Giacomo Casanova was born on 2 April 1725 in Venice and died in Dux, Bohemia on 4 June 1798. The voluminous manuscript of his memoirs, written in French, was recently acquired by the Bibliothèque Nationale de France for approximately £6 million, demonstrating the cultural significance of those memoirs today. The purchase resulted in an exhibition, the publication and reprinting of many of Casanova’s own writings and numerous new works about Casanova since 2010. The timing of this thesis coincides with a renewed academic interest in Casanova. Popular interest in him has been fairly constant since the 19th century. Given his interesting life story and the fact that he still interests international publics today, we might ask: Was he famous in his own time? Was he a celebrity? What is the difference between these two things?
In historical accounts of fame and celebrity theory, it is argued that older models of fame (associated with merit or achievement) preceded the relatively recent phenomenon of celebrity (associated with artifice, media manipulation and a distinct lack of achievement). Historical studies of fame, or particular instances of it by scholars of the 18th century, focus on figures whose fame can be tied to a particular achievement or ascribed status, for example authors, politicians, actors, artists, composers, musicians and monarchs. Most contend that modern celebrity is a uniquely 20th and 21st-century phenomenon, inextricably linked to modern social conditions, forms of expression and means of mass and virtually instantaneous dissemination of visual images. Popular and academic discourse over the past two centuries presents celebrity as unique to the present historical context. The general trend is for each generation to plot the origin of celebrity or at least the point at which it reaches its most critical state in one’s own historical context.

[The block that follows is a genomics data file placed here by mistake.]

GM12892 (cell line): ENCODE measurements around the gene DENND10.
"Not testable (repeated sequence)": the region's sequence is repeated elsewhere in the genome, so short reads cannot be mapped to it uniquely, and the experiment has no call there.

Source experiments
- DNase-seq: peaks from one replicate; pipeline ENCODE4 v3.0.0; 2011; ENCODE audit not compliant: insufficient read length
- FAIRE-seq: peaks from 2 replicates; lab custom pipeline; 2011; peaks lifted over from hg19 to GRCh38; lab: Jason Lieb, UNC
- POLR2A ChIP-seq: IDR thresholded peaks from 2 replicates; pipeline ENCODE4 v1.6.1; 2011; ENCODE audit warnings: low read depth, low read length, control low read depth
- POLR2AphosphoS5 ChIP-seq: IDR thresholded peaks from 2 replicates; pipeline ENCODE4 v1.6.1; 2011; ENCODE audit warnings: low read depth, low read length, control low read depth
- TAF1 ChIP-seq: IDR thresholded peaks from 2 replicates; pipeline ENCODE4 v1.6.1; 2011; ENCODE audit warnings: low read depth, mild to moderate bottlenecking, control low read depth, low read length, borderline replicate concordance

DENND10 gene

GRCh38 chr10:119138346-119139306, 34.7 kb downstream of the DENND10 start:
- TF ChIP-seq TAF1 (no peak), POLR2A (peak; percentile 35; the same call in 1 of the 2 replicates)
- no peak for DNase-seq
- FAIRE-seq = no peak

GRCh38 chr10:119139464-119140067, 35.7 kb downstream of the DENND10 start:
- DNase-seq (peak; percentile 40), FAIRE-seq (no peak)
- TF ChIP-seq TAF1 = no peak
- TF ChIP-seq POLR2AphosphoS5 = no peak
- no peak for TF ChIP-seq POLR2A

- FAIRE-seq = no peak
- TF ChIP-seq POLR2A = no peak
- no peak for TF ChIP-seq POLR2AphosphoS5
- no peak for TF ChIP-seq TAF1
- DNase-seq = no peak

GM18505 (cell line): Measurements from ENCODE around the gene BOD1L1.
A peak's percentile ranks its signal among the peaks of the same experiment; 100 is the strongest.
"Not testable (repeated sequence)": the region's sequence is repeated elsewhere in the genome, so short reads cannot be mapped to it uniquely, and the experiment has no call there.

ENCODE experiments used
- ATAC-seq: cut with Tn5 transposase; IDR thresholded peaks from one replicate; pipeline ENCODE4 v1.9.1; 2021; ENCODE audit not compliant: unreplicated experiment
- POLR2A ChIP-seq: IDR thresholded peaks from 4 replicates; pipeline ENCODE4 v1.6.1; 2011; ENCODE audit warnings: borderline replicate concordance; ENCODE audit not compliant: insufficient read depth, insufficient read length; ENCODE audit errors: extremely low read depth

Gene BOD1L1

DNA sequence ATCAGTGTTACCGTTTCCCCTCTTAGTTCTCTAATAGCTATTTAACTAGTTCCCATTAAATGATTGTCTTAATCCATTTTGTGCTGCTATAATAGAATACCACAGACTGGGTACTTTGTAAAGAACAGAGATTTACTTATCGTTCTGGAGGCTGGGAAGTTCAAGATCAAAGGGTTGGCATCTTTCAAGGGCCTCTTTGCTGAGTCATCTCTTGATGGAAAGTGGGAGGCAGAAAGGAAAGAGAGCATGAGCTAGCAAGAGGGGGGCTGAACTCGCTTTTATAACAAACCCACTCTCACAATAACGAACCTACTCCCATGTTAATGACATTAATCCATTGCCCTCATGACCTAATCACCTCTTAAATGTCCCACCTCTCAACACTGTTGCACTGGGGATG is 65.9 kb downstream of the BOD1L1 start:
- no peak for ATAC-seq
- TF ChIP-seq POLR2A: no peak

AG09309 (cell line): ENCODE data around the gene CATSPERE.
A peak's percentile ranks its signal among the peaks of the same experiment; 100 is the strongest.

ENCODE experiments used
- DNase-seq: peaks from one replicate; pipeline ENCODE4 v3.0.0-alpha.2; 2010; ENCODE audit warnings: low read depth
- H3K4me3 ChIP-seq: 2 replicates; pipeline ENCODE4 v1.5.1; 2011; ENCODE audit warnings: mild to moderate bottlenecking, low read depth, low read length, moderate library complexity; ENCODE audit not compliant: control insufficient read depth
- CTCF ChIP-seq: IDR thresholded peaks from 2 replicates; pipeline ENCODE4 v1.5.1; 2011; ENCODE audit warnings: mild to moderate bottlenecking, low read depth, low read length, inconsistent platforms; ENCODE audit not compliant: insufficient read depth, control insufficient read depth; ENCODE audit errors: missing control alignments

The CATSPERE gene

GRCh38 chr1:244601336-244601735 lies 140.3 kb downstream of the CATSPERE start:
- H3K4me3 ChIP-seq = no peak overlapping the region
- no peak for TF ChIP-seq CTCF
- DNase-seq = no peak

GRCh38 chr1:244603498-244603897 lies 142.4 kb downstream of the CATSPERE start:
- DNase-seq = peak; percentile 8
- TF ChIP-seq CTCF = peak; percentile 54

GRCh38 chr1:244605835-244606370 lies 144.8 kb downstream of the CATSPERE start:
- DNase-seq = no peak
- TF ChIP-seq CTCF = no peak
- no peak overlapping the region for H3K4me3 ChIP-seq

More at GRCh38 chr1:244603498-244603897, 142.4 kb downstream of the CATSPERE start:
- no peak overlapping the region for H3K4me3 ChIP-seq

This study is an investigation of Casanova’s “well-knownness”. Well-knownness is a convenient umbrella term, taken from celebrity theory, which is intended to describe all the different ways of being well known, such as fame, notoriety and celebrity. It is used here to describe Casanova’s status as a well-known person during his lifetime. This study explores the hypothesis that contemporary celebrity both as observed in popular culture and as conceived by celebrity theorists shares significant similarities with Casanova’s historical well-knownness, suggesting a celebrity culture in the 18th century.
Several of the distinctive qualities of the contemporary celebrity identified by commentators on popular culture and celebrity theorists are that their fame has become detached from and outstrips their meritorious achievements (or indeed they may not claim any such achievements), they are highly visible through the media, their private lives attract greater public interest than their professional lives, they engage in deliberate attention-seeking, they circulate within particular networks and physical spaces, as a group and as individuals they have enormous economic power, there is intense public interest in their opinions and activities and they derive wealth and social power from their well-knownness. A case study of Casanova’s well-knownness allows one to observe these trends. This suggests that the desire among certain individuals and the market for modern celebrity, hitherto described as a creature of the 20th century onwards, may in fact have emerged during the 18th century.
Casanova’s well-knownness has been given no critical attention. Celebrity, on the other hand, is one of the fastest growing areas of scholarship and provides an unusual correlation between academic and popular interest. By opening up a discourse between these two fields, it is hoped that new and fruitful discussions will be encouraged.